Just so long as that swift action came from someone other than Garcetti. And just so long as that swift action was paid for by someone other than Garcetti.
Not only has City Hall shown a complete unwillingness to spend either political capital or actual capital on the homeless crisis, they can't even find it within themselves to stand out of the way and let other people do some good.
Elvis Summers took it upon himself to build tiny houses for homeless people. Nothing fancy, just little 6-by 8-foot shacks on wheels, with beds, portable camping toilets and solar panels on the roof. People have given nearly $100,000 to Summers' GoFundMe campaign, enough for Summers to build 37 tiny houses.
Then, last month, the city started impounding them. Here's what the mayor's spokesperson told NPR about the action:
Unfortunately, these structures are a safety hazard. ... These structures, some of the materials that were found in some of them, just the thought of folks having some of these things in a space so small, so confined, without the proper insulation, it really does put their lives in danger.
Yes, the mayor's office actually thinks (or, rather, wants us to think) that homeless people are better off sleeping in tents or on the street.
"It’s offensive," UCLA's Blasi says. "The city should be building those houses, not tearing them down. I’m not a big supporter of building substandard housing, but my general philosophy is if you’re not gonna make things better, at least don’t make things worse. But the government is actually interfering with efforts of regular citizens to provide some kind of solution to the problem."
The city could've done any number of things to help Summers. It could have given him money or maybe assigned him space to put the tiny houses. After all, if the city can turn parking spaces into parklets, as it's done all over downtown, it could certainly turn them into spots for tiny houses. And yes, 37 houses barely even qualifies as a dent in the problem, but this is an emergency, right? All options on the table?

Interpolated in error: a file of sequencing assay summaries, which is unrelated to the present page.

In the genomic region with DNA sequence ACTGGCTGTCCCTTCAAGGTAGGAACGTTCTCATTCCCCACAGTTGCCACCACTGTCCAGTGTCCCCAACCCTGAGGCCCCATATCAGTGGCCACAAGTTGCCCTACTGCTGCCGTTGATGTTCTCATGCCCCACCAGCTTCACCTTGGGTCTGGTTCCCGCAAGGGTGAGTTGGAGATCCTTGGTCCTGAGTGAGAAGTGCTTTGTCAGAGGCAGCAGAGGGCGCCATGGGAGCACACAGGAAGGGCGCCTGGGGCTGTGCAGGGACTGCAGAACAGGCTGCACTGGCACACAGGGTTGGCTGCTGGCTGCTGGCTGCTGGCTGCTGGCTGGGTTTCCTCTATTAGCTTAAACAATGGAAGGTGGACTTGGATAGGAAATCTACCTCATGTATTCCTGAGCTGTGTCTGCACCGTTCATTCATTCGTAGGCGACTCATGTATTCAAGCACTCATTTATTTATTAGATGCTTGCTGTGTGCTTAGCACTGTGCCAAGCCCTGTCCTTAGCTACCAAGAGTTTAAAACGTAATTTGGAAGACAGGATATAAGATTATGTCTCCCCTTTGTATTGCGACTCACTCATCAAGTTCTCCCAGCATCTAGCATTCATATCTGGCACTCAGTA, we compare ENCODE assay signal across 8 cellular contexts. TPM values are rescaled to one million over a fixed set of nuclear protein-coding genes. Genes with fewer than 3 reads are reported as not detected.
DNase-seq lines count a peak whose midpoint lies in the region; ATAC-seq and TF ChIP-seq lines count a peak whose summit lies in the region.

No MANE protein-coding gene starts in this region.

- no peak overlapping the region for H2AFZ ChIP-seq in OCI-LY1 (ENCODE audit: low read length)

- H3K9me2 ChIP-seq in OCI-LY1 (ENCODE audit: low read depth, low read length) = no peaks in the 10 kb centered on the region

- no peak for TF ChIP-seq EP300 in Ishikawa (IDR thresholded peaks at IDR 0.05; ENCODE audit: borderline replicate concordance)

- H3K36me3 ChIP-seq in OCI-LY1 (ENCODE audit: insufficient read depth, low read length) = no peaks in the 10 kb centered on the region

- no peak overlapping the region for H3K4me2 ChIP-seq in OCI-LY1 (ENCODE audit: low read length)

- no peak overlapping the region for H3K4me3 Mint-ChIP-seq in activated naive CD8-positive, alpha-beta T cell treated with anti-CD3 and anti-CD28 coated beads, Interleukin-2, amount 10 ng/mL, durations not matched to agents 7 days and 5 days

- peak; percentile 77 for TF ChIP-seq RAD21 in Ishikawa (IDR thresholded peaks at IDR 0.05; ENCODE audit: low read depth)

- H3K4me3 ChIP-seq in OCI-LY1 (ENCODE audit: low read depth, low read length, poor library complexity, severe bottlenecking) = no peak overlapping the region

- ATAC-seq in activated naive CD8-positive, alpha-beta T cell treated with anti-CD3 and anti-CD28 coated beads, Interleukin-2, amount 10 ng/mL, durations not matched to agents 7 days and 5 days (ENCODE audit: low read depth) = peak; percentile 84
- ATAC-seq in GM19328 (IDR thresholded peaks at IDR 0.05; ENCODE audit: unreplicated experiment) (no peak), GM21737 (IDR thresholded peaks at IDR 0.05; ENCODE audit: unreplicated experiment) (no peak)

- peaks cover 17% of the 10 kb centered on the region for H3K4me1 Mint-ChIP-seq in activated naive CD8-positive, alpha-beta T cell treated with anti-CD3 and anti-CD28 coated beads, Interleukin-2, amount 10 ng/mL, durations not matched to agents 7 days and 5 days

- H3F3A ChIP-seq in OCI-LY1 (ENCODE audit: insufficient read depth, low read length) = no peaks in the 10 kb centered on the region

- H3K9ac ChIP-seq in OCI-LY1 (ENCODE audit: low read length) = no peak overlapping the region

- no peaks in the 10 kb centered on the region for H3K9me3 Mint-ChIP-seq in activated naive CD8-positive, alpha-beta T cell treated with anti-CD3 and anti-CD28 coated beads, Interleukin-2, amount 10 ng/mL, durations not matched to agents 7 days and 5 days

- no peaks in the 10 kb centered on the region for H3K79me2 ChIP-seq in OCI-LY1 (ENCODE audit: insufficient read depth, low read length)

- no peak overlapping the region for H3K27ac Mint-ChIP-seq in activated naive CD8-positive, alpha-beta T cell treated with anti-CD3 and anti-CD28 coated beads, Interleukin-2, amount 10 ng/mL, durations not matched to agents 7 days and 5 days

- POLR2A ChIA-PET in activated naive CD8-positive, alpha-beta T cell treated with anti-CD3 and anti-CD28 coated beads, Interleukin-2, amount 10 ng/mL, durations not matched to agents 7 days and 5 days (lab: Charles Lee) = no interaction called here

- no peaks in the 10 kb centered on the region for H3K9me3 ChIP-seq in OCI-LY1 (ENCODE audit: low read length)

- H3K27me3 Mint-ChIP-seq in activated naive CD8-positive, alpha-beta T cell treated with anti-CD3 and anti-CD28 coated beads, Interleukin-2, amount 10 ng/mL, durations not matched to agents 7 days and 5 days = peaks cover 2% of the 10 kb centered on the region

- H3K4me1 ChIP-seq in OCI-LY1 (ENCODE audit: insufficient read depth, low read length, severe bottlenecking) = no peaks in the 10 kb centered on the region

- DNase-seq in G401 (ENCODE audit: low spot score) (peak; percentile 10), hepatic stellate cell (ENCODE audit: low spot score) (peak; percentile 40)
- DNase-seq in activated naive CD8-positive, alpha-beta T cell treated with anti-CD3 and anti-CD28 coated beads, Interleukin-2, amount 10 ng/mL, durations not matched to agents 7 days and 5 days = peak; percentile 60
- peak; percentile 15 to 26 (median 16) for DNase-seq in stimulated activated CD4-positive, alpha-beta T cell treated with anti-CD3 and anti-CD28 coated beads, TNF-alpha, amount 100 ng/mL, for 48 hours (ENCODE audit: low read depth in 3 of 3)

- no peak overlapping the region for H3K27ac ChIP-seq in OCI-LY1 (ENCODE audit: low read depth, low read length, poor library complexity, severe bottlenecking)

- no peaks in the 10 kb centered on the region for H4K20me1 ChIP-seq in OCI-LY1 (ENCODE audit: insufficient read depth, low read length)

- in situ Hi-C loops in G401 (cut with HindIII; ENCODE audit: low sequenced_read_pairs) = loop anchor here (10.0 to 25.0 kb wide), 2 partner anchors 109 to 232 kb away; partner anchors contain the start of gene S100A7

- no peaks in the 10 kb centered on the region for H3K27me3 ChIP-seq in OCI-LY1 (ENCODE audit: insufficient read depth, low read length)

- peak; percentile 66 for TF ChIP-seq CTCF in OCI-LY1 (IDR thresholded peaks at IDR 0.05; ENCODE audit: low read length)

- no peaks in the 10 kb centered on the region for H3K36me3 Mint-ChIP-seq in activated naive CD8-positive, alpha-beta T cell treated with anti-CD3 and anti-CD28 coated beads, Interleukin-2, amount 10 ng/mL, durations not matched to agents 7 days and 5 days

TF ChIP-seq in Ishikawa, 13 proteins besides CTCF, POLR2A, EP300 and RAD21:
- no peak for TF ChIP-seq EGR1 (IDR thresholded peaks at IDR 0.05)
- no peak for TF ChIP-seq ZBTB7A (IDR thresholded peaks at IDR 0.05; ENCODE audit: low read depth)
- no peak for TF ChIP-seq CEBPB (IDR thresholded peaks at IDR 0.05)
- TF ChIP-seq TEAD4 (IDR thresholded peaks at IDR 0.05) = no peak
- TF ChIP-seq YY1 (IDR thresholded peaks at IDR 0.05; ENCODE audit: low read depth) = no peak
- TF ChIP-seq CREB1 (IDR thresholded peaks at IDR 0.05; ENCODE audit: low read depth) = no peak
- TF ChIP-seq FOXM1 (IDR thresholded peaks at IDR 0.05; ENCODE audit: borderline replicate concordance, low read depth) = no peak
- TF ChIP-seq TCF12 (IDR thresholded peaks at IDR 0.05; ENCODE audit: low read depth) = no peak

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It's not the first time the city has stood in the way of people trying to help the homeless. According to the L.A. Times, Leo Baeck Temple has been trying for five years to get the city to allow homeless people sleeping in their cars and RVs to park their vehicles in the Bel Air synagogue's parking lot. But so far, no dice.
"We know what responses to emergencies look like," Blasi says. "This is not that."
We know what we need to solve the homelessness crisis – permanent supportive housing, affordable housing, homeless shelters and more money for mental health services and drug and alcohol dependency treatment. Those solutions are all expensive.
But there are little things the city could be doing to help, or it could at the very least allow people like Summers to help. But it appears the city would rather just crop the homeless out of its photos, with the hope that they'll simply go away.